The WindMaster OD-1RX is more windproof and uses less fuel to boil the same amount of water than other canister stoves. This includes the Soto OD-1R Microregulator stove that I’ve been using the past two years and wrote a long term review about recently.
The chief difference between these two stoves is the shape of the burner heads and way the pot supports work. The old stove has a convex burner head while the new WindMaster has a burner head that is recessed below a metal lip designed to provide better lateral wind protection.
The old OD-1R stove also has an integrated stand that is ideal for cooking with smaller diameter pots, while the new WindMaster comes with a pot stand that is a separate piece which must be clipped onto the stove before use. A 3 support pot stand for small diameter pots (shown folded below for transport) is included with the WindMaster, but you can also upgrade to a 4 support pot stand designed for wider diameter pots or frying pans that are more suitable for larger group cooking.
Otherwise, the inner workings of the two stoves are identical including the same overall design, simmer control, integrated piezo lighter, and microregulator valve.
Blowing in the Wind
I don’t want to sound too cynical, but I’ve gotten a bit skeptical about canister stove manufacturer’s efficiency claims and take them with a grain of salt. I’m also not convinced that the recessed burner head on the new WindMaster is as much of a slam dunk as Soto claims.
Here’s another video of the effect that wind has on the WindMaster. Decide for yourself. Is the recessed burner head really that wind resistant? I’m not seeing it. (The winds in both these videos were about 10 mph and both videos were shot in locations protected by trees.)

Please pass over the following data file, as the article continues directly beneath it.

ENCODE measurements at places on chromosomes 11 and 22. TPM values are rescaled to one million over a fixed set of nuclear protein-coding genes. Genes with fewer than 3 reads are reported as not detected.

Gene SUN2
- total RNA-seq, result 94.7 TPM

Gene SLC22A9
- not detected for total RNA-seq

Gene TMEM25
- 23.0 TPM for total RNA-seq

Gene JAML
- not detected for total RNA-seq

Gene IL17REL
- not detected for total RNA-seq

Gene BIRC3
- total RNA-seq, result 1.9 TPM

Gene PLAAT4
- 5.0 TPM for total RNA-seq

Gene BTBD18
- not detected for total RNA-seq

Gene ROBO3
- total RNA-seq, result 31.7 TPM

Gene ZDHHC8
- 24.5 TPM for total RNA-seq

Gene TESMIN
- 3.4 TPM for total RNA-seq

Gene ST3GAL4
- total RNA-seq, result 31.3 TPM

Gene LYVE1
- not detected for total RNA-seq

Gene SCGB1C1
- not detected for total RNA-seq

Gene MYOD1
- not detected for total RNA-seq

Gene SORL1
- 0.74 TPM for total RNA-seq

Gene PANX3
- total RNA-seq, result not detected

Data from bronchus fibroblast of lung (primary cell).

A Group System Stove
The WindMaster is still a good stove because it’s essentially identical to the older OD-R1, but I think the real value of its design is that you can use the different pot stands for solo trips or group trips where you have to cook for several people. It’s really that simple.
The only downside in my mind of having multiple pot supports is that they are so easy to lose because they are not part of stove. In fact, I’ve already mis-placed my small WindMaster pot stand, though I’m sure it will show up eventually.
- Very lightweight canister stove – 2.3 ounces, including small diameter pot stand.
- Boils water very fast – 11,000 BTU.
- Very small and easy to store in a cook pot with a large fuel canister.
- Easy to misplace 3-support pot stand and stove can’t be used without it.
- Effectiveness of new windproof design is overstated.
- Output:2800 kcal/h 3260w 11000 BTU
- Burns approx.1.5 hours with 8 oz.(250g) canister.
- Weight:2.3 oz.(67g) with the pot support
- Dimensions when in use (Stove body + Pot support):3.6 x 4.7 x 3.9 inch (9.0 x 11.7 x 9.7 cm)
- Dimensions when stowed (Stove body only):1.9 x 3.6 x 3.5 inch (4.7 x 9.0 x 8.8 cm)
- Dimensions when stowed (Pot support):3.7 x 0.4 x 1.0 inch (9.4 x 1.0 x 3.3 cm)
Disclosure: Philip Werner (SectionHiker.com) received a sample Soto WindMaster OD-1RX stove for this review.
SectionHiker.com receives affiliate compensation from retailers that we link to if you make a purchase through them, at no additional cost to you. This helps to keep our content free and pays for our website hosting costs. Thank you for your support.
Most Popular Searches
- SOTO WindMaster
- soto windmaster review
- soto windmaster stove